The Value Of True Friendship

Friendship has declined into a weak and trivial notion in our modern era. It is romantic love that permeates every particle of our popular culture and occupies a place of supreme importance. Love stories, romance, and passion are the top themes of music, history, literature, and film. Romantic love is depicted as the ultimate union, the only such union that can abate the essential quandary of human existence: loneliness. 

Meanwhile, the word “friend”is so broadly used as to include virtually any kind of connection or alliance with another human being. The thesaurus cites a wide range of synonyms, including acquaintance, classmate, contact, colleague, and neighbor. A person’s social media “friends” are likely to be people we have never personally met or whom we have never had a face-to-face conversation. It's clear that we do not know what friendship is. 

Our personal relational world includes a scattering of people we know casually. Within this circle of acquaintances, there are individuals we interact with more regularly because life puts us in close and frequent proximity. These may be co-workers, neighbors, or regulars at the gym. 

Among this assortment of acquaintances, we often find those we refer to as a kindred spirit – someone with whom we have enough in common to feel comfortable interacting with and enjoy relating to.  Some kindred spirits become friends in the fullest sense - persons with whom we can fully be ourselves, share our most private tragedies and triumphs and reveal our weaknesses and failures without fear of judgment or embarrassment. It is a relationship where we feel safe to strip away our polished persona and show our real self, vulnerable and imperfect.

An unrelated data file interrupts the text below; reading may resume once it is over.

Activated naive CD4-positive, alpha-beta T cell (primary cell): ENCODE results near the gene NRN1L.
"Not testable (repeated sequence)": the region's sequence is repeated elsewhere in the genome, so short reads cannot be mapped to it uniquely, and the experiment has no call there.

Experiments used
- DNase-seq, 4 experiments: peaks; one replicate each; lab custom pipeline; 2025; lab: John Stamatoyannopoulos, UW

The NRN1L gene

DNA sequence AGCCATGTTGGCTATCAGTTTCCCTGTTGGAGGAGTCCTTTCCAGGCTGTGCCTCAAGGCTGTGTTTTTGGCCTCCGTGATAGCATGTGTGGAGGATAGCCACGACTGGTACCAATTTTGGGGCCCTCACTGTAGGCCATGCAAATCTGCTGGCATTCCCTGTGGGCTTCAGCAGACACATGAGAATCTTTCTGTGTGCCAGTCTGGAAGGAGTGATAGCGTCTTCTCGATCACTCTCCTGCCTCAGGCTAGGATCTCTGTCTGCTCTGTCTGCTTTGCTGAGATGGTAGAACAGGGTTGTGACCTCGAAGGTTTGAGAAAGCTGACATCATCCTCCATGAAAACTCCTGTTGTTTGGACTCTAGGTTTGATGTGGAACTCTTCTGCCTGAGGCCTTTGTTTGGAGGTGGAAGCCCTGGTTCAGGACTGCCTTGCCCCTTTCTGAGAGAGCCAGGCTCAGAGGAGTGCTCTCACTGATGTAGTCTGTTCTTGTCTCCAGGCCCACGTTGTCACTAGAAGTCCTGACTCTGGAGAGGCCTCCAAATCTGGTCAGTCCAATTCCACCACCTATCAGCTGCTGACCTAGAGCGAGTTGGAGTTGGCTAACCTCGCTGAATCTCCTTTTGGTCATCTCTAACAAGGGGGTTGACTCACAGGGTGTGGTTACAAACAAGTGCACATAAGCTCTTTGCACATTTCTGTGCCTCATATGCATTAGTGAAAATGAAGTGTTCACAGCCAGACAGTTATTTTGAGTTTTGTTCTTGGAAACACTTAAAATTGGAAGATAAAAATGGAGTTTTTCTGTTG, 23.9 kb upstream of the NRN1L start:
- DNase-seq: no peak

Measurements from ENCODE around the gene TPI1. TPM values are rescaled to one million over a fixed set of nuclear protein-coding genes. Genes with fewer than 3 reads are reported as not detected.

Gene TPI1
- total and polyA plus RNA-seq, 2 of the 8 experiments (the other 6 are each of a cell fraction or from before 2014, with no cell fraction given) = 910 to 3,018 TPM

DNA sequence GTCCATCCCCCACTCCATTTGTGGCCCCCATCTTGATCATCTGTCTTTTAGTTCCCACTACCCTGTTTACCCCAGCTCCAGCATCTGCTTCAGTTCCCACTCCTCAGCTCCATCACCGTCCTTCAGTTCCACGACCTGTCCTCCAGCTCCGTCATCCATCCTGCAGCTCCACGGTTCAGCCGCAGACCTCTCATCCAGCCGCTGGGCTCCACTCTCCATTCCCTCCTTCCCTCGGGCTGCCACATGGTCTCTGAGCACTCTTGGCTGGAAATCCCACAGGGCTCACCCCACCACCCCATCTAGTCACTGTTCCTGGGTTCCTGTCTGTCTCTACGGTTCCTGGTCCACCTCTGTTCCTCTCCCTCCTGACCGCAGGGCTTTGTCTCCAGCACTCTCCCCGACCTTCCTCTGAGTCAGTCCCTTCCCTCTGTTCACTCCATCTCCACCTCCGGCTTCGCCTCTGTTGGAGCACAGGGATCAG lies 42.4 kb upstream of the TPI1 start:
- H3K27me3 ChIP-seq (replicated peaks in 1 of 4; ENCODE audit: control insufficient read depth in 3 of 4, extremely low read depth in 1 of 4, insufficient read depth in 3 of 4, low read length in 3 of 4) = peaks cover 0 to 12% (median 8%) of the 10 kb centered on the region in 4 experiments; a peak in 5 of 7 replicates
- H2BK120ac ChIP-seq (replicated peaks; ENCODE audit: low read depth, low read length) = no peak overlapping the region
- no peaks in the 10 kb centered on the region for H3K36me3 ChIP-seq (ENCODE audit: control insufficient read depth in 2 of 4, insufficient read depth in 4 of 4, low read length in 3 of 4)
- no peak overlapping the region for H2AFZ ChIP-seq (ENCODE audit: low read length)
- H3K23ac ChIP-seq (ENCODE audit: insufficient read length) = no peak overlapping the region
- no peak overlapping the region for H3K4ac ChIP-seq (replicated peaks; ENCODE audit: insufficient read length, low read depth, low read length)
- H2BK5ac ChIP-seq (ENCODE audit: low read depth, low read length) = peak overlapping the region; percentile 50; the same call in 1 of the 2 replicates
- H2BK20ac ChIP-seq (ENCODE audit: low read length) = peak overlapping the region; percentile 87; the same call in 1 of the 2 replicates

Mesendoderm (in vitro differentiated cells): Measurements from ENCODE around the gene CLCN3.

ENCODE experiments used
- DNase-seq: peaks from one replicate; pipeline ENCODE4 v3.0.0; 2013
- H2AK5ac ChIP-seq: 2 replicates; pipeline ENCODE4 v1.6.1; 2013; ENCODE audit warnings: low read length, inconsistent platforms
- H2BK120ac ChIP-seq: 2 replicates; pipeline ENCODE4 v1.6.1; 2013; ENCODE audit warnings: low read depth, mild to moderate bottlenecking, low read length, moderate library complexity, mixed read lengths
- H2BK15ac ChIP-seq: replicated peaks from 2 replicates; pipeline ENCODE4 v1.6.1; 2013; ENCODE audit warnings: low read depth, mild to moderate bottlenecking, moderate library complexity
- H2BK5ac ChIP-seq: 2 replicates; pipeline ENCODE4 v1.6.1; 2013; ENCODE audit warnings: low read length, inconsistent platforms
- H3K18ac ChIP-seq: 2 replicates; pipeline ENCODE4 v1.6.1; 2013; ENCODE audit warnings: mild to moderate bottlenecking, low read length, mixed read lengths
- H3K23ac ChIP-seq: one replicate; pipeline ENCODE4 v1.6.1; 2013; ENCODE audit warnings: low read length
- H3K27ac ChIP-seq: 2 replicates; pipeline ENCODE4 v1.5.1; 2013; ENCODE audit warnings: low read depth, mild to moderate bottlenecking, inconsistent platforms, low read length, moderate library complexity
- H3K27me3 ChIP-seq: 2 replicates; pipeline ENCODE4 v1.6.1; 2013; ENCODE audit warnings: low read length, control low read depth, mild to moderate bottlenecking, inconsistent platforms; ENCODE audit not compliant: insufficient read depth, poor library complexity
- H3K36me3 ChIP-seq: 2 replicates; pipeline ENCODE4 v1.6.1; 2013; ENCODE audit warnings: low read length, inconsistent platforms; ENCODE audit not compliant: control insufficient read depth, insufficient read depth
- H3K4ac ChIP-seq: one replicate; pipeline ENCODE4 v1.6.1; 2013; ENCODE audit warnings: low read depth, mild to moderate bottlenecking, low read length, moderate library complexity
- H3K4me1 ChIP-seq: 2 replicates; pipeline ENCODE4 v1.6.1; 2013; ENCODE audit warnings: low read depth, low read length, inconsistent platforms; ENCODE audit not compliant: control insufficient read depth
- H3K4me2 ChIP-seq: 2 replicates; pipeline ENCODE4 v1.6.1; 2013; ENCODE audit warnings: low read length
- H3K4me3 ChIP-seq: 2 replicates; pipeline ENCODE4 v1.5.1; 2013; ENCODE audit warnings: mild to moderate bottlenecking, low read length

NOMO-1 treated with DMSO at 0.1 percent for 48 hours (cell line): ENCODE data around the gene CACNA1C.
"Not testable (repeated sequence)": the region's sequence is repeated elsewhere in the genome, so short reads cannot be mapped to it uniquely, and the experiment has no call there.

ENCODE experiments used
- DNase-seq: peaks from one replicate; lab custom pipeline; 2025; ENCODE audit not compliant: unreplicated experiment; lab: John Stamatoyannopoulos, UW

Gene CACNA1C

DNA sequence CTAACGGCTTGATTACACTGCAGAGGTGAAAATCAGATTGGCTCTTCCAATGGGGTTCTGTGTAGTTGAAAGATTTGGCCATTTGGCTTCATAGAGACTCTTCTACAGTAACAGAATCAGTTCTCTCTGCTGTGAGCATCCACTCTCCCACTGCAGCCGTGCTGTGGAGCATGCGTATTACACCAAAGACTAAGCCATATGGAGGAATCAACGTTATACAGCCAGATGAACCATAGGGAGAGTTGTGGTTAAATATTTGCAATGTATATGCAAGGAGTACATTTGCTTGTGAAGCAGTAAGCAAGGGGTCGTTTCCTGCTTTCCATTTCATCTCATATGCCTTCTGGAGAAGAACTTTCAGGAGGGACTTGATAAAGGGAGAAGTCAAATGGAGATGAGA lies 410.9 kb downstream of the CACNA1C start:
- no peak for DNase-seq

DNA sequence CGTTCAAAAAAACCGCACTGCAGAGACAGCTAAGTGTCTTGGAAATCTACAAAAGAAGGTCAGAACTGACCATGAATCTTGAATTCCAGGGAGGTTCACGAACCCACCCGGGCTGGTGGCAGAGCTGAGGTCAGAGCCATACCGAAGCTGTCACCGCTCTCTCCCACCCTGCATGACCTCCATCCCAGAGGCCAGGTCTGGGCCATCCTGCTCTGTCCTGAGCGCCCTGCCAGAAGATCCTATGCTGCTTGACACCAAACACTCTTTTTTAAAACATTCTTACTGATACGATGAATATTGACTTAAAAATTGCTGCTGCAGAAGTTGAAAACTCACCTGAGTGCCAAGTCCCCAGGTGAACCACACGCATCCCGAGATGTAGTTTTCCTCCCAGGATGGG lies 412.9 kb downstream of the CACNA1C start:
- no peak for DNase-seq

We need a person or two in our lives that we trust to invite into our innermost thoughts and feelings and the intricate details of our lives. When we truly know a person genuinely wants the best for us, we are willing to receive their love and acceptance as well as their honest feedback and constructive criticism in areas such as our limiting beliefs or defects in character. The mutual trust, vulnerability, and camaraderie of this association press each to realize their highest potentialities and possibilities. This kind of friendship yields immense gratification, for not only is there joy in seeking the highest good for oneself, but to encourage the same in another. 

C.S. Lewis wrote, “Friendship is unnecessary like philosophy, like art, like the universe itself. It has no survival value; rather it is one of those things which give value to survival.” Perhaps the reason we think so lightly of friendship is that we don’t view it as necessary. And yet true friendship is a rewarding pathway to living life well. It does not happen accidentally. True friendship requires deliberate and sustained attention and effort. No relationship is perfect or absent of adversity and conflict. Navigating difficult times can deepen and strengthen the bonds of real friendship. 

All kinds of acquaintances, connections, and associations with people pop up in our lives based on our circumstances. We do not necessarily get to choose our neighbors, co-workers or others sprinkled along our everyday paths of life. But each of us can choose to cultivate authentic, meaningful and mutually enriching friendships. Seneca wrote, “There is nothing on this earth more to be prized than true friendship.”

Jim Palmer Author, 2019. © All rights reserved

©  2009 Jim Palmer Author. All Rights Reserved
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